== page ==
Creating harmony between the flavors

Jeff Mackay
Jeff Mackay
  • Jeff Mackay
  • Shake & Muddle
  • 303 H Street, Unit 109
  • Chula Vista

“People were so excited, especially the residents of Chula Vista, to have something like this in their neighborhood,” says Shake & Muddle’s lead mixologist Jeff Mackay about the establishment. He tells me about plans to double their patio size and expand the lounge area as he’s mixing one of their most popular mezcal cocktails. Laid across a black Hawaiian lava salt-rimmed glass, a cocktail pick lined with raspberry, blackberry and blueberry hovers over a pink-and-purple-hued drink. “It’s called Berry the Rabbits, because I use three different seasonal berries that I muddle in there. And Cuatrocientos Conejos, which in English means ‘400 rabbits’ — that’s the brand of mezcal I use. So I’m ‘berrying’ the rabbits.”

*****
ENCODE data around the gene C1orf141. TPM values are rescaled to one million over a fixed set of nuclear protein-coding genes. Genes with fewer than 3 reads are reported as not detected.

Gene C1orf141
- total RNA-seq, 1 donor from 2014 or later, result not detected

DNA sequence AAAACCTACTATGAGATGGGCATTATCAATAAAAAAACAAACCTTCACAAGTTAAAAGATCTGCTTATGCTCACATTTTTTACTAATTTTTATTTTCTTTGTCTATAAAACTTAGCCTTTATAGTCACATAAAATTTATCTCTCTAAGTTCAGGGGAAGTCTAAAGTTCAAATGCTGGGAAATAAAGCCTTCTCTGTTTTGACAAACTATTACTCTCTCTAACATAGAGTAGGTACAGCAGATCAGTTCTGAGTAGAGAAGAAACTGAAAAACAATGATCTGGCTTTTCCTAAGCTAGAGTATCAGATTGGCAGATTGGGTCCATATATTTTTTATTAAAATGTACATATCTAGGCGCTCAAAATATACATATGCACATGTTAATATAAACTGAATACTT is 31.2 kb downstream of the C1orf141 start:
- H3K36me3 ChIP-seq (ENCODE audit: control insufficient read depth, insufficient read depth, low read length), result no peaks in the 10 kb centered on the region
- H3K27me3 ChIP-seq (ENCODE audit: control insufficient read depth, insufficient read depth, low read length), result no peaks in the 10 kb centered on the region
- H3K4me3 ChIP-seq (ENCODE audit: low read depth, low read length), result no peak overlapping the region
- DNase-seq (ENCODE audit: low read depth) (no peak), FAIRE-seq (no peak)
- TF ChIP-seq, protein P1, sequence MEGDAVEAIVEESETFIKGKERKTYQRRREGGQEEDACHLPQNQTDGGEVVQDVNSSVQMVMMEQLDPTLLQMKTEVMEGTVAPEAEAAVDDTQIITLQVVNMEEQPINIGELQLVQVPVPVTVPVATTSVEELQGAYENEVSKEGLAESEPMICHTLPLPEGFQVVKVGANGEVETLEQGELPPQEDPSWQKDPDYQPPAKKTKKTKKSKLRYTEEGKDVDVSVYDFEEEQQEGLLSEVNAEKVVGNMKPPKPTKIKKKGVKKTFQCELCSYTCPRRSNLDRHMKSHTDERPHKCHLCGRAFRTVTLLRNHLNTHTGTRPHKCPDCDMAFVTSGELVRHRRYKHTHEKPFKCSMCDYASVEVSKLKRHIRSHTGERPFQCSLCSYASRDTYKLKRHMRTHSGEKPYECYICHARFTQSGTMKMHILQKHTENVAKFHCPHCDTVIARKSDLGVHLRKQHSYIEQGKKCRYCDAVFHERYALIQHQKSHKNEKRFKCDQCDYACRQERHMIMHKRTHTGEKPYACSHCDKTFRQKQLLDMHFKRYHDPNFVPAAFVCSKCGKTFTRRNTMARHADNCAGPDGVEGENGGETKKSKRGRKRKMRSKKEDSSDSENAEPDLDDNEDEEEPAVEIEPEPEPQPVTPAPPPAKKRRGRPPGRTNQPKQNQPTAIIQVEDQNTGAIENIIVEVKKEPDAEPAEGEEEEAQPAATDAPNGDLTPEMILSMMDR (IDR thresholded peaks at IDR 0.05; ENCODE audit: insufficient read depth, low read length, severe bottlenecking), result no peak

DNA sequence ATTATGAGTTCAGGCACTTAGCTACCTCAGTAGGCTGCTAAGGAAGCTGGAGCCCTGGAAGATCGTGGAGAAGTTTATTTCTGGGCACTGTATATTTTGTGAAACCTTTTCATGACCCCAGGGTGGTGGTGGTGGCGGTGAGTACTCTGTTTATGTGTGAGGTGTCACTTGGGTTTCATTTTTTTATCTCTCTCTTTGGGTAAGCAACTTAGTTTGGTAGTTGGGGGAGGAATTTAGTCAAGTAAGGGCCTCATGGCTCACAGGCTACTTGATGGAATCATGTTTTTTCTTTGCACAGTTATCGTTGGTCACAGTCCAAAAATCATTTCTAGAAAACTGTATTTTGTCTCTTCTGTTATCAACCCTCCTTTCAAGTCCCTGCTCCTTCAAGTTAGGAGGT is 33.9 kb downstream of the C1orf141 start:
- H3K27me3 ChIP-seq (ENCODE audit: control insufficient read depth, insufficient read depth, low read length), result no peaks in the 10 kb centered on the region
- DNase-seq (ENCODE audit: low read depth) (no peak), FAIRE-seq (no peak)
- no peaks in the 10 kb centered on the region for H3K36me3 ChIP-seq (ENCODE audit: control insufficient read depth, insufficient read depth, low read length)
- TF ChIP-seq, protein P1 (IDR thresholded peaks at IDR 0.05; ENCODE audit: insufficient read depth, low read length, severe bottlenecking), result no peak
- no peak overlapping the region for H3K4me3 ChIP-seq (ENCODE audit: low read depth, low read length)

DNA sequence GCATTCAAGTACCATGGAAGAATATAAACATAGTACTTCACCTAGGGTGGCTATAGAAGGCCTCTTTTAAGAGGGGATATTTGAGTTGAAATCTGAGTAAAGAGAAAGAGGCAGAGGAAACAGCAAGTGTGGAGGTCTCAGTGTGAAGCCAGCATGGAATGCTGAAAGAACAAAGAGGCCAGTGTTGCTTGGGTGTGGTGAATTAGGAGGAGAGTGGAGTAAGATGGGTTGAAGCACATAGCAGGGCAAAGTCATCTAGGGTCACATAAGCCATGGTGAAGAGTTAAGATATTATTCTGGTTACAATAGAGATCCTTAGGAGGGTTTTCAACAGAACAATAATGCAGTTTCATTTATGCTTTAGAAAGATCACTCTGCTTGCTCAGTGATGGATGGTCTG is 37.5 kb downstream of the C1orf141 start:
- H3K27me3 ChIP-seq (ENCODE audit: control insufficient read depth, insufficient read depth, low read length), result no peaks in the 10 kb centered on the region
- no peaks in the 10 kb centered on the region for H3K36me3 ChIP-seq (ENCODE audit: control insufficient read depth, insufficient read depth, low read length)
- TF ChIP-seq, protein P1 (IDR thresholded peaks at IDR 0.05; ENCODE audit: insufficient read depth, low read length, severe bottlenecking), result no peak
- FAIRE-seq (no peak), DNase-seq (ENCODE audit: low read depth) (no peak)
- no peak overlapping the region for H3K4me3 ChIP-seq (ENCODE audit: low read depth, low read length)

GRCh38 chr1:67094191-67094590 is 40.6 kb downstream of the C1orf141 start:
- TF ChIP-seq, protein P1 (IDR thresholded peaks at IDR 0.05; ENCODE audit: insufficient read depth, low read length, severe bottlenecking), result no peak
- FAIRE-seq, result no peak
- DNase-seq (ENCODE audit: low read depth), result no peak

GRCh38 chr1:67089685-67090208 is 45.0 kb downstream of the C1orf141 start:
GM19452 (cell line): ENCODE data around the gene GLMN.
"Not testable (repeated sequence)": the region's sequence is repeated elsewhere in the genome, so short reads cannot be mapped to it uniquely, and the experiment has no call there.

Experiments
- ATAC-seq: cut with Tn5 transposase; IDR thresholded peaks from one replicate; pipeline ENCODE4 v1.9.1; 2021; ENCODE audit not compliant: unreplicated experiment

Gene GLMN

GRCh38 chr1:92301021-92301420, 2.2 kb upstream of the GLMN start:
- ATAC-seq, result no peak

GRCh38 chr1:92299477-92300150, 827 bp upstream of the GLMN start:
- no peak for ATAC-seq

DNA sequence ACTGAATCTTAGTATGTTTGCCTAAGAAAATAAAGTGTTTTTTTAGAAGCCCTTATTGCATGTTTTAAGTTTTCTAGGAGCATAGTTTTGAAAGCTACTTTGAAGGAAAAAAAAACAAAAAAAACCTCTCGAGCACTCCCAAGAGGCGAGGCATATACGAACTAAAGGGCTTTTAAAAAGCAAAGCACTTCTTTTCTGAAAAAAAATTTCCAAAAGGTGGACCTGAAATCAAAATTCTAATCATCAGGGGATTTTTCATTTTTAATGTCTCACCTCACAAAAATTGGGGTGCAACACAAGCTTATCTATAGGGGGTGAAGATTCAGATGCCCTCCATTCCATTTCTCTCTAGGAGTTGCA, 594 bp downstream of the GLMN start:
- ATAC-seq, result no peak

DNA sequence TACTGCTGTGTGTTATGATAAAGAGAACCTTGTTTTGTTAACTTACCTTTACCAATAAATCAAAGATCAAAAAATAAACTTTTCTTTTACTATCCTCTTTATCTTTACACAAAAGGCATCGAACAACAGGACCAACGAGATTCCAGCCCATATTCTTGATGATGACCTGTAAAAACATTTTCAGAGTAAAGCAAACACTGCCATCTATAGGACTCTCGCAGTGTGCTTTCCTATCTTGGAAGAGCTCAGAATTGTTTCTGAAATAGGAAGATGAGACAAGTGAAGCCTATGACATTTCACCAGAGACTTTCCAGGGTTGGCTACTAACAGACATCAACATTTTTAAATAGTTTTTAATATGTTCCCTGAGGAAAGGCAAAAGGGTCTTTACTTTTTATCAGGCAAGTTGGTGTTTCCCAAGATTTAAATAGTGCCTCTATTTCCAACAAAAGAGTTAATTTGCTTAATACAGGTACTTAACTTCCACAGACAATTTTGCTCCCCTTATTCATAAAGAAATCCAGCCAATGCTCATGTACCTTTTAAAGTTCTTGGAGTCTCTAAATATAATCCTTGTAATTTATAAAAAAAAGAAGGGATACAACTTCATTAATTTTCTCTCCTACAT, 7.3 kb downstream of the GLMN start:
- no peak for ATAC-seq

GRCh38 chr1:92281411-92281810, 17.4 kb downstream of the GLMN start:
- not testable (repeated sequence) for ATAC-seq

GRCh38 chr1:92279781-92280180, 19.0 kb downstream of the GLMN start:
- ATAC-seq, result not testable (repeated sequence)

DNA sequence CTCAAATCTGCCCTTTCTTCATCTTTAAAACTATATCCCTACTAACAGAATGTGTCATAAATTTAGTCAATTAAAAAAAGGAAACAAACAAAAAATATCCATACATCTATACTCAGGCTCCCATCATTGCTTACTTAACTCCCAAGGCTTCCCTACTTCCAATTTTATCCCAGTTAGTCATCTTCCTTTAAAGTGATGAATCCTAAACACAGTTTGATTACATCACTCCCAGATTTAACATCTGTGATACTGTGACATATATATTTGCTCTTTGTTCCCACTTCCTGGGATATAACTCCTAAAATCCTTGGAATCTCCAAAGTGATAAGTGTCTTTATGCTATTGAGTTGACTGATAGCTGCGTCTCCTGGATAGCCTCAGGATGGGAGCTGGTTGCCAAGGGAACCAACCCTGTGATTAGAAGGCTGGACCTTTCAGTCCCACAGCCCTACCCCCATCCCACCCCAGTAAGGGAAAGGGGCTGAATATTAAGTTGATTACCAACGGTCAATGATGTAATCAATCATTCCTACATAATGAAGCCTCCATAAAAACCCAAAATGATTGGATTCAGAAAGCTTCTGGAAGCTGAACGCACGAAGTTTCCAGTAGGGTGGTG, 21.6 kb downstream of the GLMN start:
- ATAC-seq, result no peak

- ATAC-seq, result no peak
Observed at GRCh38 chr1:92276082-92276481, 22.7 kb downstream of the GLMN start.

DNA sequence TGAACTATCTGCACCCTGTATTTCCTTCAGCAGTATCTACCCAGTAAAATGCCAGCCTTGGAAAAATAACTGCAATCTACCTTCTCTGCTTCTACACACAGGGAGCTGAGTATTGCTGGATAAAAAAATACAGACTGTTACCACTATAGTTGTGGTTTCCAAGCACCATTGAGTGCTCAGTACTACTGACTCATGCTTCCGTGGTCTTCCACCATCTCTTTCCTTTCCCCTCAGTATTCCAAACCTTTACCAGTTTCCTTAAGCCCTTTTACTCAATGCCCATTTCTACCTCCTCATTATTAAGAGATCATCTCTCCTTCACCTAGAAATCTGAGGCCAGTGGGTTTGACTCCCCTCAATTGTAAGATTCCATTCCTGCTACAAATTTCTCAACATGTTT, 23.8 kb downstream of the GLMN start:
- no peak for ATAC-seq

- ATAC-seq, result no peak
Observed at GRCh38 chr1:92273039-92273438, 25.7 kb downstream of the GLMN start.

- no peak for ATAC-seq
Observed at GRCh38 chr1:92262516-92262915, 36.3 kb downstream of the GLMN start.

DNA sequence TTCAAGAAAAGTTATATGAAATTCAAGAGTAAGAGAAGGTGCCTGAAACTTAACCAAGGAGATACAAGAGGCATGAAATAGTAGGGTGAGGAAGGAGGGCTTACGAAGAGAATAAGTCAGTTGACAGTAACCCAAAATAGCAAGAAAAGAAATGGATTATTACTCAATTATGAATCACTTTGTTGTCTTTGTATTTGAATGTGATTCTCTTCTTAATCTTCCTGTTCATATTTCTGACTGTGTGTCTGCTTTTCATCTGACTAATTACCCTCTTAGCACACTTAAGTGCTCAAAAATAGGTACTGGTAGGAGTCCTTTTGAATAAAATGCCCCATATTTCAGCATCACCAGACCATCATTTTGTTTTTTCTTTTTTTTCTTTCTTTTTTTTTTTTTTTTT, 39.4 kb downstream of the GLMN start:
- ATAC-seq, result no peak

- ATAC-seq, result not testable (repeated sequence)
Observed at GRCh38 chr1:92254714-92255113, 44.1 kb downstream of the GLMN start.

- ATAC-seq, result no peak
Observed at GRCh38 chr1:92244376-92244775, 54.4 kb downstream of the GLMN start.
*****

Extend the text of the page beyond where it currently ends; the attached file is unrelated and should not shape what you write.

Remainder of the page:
Place

Shake & Muddle

303 H St UNIT 109, Chula Vista

Mackay says that most mezcal cocktails lean towards citrus and spice, but what makes Berry the Rabbits unique is “the fact that I’m combining mezcal, which is a very smokey-flavored spirit, with berries, which are naturally sweet, and pineapple. Typically you wouldn’t think that it would match too well, but it goes together perfectly. It was kind of a surprise to me.”